Tagore's tryst with Patna remains a forgotten legend

Tagore's tryst with Patna remains a forgotten legend

Eclipsed by concrete buildings, Patna's famous Fraser Road sports a handsome old red-brick house 'Shanti Niketan', which marks Nobel Laureate poet Rabindranath Tagore's tryst with the city.

Patna's most recognizable and historic landmark, the Dakbungalow Chouraha which was rechristened to commemorate the visit of great poet Rabindranath Tagore to the city, now remains a forgotten legend, almost.

'Shanti Niketan', the house with Burmese teak staircase hides behind its sturdy walls the story of the visit of Tagore who stayed at this beautiful house as a guest of the renowned barrister P R Das, during his two-day visit to Patna in 1936.

Tagore visited Bihar's capital with his dance drama troupe on March 16 and 17 that year, during his north India tour in aid of Visva-Bharati. During his sojourn, the bard and his troupe had performed dance-drama 'Chitrangada' at the city's oldest theatre the Elphinstone Picture Palace.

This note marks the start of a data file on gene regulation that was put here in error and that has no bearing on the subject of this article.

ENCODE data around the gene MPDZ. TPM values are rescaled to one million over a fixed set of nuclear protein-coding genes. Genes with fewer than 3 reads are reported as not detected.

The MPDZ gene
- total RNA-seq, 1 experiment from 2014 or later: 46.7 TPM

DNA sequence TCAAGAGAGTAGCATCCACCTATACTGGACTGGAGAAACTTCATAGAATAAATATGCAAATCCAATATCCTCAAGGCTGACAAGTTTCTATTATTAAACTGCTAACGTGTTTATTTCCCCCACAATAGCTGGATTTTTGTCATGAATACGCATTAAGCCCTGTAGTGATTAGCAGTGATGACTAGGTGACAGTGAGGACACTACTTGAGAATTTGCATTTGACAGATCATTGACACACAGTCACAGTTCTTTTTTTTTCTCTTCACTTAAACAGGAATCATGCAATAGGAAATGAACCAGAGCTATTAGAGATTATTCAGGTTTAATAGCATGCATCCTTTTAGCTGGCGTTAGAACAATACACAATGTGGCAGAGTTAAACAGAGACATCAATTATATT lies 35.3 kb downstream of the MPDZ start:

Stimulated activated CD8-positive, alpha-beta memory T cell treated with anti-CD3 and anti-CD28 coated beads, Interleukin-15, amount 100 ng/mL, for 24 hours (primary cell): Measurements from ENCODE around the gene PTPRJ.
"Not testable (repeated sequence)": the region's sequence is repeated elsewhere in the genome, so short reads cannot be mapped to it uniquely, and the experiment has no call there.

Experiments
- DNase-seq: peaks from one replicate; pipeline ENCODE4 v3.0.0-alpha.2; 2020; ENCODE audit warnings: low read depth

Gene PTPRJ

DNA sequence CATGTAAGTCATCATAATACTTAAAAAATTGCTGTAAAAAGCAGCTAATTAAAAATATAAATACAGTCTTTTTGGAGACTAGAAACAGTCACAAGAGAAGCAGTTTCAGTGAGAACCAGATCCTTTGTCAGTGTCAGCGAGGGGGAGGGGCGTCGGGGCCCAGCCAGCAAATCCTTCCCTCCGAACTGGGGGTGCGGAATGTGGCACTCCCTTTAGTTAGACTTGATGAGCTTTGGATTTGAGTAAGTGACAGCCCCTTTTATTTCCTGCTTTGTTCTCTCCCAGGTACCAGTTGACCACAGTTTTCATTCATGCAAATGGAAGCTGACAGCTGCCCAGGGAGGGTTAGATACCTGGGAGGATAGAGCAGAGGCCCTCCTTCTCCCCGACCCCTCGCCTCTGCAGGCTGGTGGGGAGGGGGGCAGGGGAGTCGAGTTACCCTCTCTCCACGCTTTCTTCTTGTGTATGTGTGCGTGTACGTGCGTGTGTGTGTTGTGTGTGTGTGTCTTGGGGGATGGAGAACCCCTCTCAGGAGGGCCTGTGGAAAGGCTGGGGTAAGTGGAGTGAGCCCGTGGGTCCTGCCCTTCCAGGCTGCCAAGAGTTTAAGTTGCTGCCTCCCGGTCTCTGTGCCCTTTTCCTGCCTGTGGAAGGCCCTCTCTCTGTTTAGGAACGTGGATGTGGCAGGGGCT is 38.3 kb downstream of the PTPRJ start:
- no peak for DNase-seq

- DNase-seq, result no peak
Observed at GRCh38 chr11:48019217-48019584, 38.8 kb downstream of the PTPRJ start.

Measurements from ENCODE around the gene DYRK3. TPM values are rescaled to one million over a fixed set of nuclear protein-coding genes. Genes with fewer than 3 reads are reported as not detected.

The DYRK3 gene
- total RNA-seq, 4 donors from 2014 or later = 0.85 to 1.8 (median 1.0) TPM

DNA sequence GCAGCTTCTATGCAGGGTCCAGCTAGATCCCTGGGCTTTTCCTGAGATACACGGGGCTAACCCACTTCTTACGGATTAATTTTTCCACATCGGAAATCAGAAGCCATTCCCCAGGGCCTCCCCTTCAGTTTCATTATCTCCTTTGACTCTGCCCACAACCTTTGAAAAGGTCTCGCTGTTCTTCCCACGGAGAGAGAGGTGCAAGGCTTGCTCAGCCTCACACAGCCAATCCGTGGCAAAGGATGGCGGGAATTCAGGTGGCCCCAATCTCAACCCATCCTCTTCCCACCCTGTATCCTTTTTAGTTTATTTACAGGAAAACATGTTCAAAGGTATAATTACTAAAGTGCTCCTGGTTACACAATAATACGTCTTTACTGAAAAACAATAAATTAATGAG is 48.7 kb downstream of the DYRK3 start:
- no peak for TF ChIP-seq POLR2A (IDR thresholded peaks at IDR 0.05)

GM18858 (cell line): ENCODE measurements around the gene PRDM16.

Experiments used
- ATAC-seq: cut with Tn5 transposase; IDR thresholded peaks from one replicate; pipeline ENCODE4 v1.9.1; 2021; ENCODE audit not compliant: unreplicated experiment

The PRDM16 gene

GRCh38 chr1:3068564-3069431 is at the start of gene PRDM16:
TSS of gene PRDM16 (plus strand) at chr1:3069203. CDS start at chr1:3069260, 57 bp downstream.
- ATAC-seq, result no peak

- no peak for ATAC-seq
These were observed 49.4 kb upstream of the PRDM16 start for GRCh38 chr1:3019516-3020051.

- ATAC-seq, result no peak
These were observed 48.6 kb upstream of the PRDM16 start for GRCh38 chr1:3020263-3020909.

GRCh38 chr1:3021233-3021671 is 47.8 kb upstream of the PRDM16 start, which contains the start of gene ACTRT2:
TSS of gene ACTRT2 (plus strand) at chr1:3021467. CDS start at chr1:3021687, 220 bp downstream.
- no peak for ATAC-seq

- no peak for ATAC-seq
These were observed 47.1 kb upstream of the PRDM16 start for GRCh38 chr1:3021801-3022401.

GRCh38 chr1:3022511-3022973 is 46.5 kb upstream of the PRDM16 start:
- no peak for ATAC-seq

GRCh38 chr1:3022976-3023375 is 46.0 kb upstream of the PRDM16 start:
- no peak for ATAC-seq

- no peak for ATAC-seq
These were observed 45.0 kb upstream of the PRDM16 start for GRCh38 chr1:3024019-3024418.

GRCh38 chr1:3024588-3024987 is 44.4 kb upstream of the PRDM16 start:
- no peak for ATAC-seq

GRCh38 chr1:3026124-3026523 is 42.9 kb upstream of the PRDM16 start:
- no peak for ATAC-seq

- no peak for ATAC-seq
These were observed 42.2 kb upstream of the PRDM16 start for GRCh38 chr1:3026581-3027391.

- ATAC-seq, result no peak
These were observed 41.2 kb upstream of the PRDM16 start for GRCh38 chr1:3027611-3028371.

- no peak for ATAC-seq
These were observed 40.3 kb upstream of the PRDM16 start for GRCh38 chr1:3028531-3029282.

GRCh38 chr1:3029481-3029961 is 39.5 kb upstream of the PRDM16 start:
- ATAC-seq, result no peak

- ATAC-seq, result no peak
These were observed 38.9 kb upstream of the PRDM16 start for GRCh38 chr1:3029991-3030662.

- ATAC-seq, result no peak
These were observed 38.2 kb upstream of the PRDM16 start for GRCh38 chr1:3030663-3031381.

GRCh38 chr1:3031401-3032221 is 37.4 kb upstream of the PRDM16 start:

While people of Patna may be oblivious to this historic event the Bengali community in Bihar has been striving to sustain the legend of Tagore's landmark visit, by commemorating his visit for the past few years.

Dilip Sinha, president of Bihar Bengalee Association dug into archives and old newspapers like 'Behar Herald' to get details about Gurudev's visit.

"He arrived by Danapur-Howrah Express and was received by Rajendra Prasad at the Patna Junction. He was also provided a special saloon for his travel by the Indian railways," says Sinha.

The Association with generous support of the Patna University, for the past few years has been reliving this heritage as they recall and 'reenact' his visit, at the historic Wheeler Senate Hall where the bard was felicitated by a citizens' committee on March 17, 1936.

Octogenarian Dilip Sen, a Patna-based pathologist, who was a special guest at the first reenactment, recalled the 'Chitrangada' experience with delight.

"We were small kids and were excited to catch a glimpse of Gurudev. He had a peaceful calm on his face like a saint. At that time we had 25 paise and 50 paise seats in theatres. It was a memorable occasion," says Sen.

However, despite the community's attempts to revive a lost legend and get the house declared as a heritage building, are seen to have not born much fruit.

"The house is currently in private hands and we did try convincing the owners to sell it to the government so that it could be converted into a memorial or a museum of sorts but the family doesn't wish to do that," says Provas Roy, General Secretary, Rabindra Parishad Patna.

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